James Holmes

The Cold War Meets Taiwan

“China resembles the Soviet Union of old in its approach to cross-strait relations.”

Couple of quick follow-ups from yesterday's event at the augustly titled Woodrow Wilson International Center for Scholars. We had a lively Q&A, as you might expect when debating Taiwan's future amid increasingly forbidding surroundings. First, a young Chinese staffer from the Wilson Center took us tough-on-China types to task for a "Cold War mentality," and for concentrating on the military dimension of cross-strait relations to the exclusion of confidence-building measures. (My friend and veteran China scholar June Dreyer was on hand for the event as well. Note to self: never make June mad at you.)

Two points in reply. The notion that a Cold War mentality impels China policy in the West is a standard Chinese talking point. And like many talking points, it bears a rather loose relationship to reality. China today is not the Soviet Union of the late 1940s, the predatory great power that prompted George F. Kennan and Paul Nitze to fashion rival strategies of containment. If Beijing has designs on subverting or conquering its neighbors, it has kept them extraordinarily well concealed. Nor, despite the ruling party's official commitment to communism, does the leadership seem to think Marxist-Leninist dogma will sweep the world — or that Beijing can make it do so. If China is not the Soviet Union, the old paradigm of containment appears misplaced. If the analogy doesn't fit, you must acquit! Strategic competition with Beijing will unfold under other rules.


It occurs to me that there is one narrow case in which the Cold War analogy does fit, and that is the case of Taiwan. China resembles the Soviet Union of old in its approach to cross-strait relations. The leadership has openly, clearly, and repeatedly stated an unlimited aim vis-à-vis the island: it will unseat the liberal constitutional regime and rule from the mainland. It will not abide by the wishes of Taiwan's people, the overwhelming majority of whom want to kick the can down the road indefinitely. (See Law, Anti-Secession.) It will lower an iron curtain. So there's a good reason why people like me doubt the usefulness of confidence-building measures. There is no give in China's ultimate goal apart from the timing. (Nor was Moscow on any particular timetable.) In precisely what would we build confidence?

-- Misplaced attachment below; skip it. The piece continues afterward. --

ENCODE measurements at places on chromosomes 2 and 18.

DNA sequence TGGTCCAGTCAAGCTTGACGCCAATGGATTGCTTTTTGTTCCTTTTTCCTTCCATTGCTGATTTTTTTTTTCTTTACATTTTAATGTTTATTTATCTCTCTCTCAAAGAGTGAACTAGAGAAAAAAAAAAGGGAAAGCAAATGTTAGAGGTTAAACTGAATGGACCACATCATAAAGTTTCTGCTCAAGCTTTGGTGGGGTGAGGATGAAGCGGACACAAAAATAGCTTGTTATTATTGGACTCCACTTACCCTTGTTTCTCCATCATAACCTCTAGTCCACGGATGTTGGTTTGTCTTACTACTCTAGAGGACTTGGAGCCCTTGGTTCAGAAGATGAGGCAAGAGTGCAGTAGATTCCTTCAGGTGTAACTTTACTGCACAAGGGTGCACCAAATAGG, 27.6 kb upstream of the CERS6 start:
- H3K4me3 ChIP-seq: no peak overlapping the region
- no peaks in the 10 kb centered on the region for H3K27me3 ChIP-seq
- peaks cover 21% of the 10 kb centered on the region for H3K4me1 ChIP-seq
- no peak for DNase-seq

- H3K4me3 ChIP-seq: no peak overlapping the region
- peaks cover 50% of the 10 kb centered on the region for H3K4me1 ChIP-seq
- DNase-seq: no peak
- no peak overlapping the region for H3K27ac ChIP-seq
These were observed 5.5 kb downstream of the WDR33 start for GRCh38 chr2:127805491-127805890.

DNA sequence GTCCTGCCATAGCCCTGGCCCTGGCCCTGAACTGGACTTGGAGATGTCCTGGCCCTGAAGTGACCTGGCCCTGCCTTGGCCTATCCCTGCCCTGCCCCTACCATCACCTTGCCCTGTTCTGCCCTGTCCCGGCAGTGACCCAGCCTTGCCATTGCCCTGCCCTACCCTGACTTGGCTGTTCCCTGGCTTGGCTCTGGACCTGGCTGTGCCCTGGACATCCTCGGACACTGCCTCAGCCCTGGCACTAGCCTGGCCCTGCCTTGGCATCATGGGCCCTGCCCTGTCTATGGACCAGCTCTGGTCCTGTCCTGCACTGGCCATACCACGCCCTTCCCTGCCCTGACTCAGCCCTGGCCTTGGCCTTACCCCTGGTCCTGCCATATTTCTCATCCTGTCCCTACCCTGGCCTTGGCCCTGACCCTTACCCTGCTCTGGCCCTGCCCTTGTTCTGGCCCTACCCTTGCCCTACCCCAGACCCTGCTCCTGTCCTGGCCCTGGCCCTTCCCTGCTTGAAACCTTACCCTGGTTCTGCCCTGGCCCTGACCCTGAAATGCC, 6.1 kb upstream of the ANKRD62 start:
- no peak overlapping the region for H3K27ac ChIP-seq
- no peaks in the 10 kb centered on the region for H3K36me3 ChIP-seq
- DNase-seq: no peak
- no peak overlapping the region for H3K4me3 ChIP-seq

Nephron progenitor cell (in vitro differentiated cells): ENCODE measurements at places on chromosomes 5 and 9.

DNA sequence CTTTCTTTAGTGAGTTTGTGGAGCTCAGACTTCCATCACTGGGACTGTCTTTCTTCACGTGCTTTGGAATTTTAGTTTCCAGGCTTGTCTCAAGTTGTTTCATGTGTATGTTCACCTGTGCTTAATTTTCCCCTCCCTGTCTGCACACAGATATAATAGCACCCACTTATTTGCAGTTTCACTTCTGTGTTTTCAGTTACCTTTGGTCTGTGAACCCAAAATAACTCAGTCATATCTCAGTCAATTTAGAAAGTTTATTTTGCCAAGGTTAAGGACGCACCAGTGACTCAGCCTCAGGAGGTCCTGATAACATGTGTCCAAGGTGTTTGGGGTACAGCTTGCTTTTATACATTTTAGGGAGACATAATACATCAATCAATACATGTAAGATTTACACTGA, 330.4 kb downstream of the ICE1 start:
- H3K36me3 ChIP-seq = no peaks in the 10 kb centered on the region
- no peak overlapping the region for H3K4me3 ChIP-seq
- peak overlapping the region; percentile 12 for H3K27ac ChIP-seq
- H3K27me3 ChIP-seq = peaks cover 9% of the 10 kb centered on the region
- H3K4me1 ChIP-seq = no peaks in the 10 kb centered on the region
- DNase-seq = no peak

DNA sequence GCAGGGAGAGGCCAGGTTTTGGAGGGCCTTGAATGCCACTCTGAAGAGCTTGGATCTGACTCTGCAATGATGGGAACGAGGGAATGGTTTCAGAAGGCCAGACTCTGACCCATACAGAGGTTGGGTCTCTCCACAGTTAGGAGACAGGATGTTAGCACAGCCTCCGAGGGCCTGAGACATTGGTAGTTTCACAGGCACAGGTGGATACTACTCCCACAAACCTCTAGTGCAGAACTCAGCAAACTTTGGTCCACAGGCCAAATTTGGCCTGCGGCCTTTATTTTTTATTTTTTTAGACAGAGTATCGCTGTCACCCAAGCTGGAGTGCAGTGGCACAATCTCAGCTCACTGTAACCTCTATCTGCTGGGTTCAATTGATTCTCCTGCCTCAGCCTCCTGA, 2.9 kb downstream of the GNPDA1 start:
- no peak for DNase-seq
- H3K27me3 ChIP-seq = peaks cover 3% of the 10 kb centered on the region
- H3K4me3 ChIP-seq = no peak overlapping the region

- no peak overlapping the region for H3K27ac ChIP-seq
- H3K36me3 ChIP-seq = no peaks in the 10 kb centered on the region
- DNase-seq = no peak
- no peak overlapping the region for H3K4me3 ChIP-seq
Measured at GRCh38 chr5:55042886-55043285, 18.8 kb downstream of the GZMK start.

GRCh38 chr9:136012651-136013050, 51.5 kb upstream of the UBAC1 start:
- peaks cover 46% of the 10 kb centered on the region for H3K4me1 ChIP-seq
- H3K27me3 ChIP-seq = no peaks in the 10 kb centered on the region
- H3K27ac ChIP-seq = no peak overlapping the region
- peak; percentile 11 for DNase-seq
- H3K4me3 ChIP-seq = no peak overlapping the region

And second, the organizer exercised his prerogative as big kahuna of the event and posed the final question: aren't those of us who take Taipei to task for doing too little for the island's defense really objecting to the outcomes of the past two presidential elections, which installed a leadership committed to cross-strait rapprochement? Not really, quoth the Naval Diplomat. For one thing, military preparedness hasn't been a strong suit of either KMT or DPP governments in quite some time. It's hard to fault the electorate for bipartisan foibles. But at the same time — flipping the question around to U.S. politics — America is under no obligation to expend inordinate numbers of lives, ships and aircraft, and taxpayer dollars attempting to recoup bad strategic decisions on Taiwan's part. That's true whether those decisions were made democratically or not.

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Which loops back around to my major theme for the Wilson Center gathering. Taiwan must do what it can to provide for its own defense while helping U.S. forces come to its rescue. Or, it can live with the consequences of inaction. Trusting to the goodwill of a big, nearby power that vows to snuff out your political existence would be a fateful choice — not one I would make.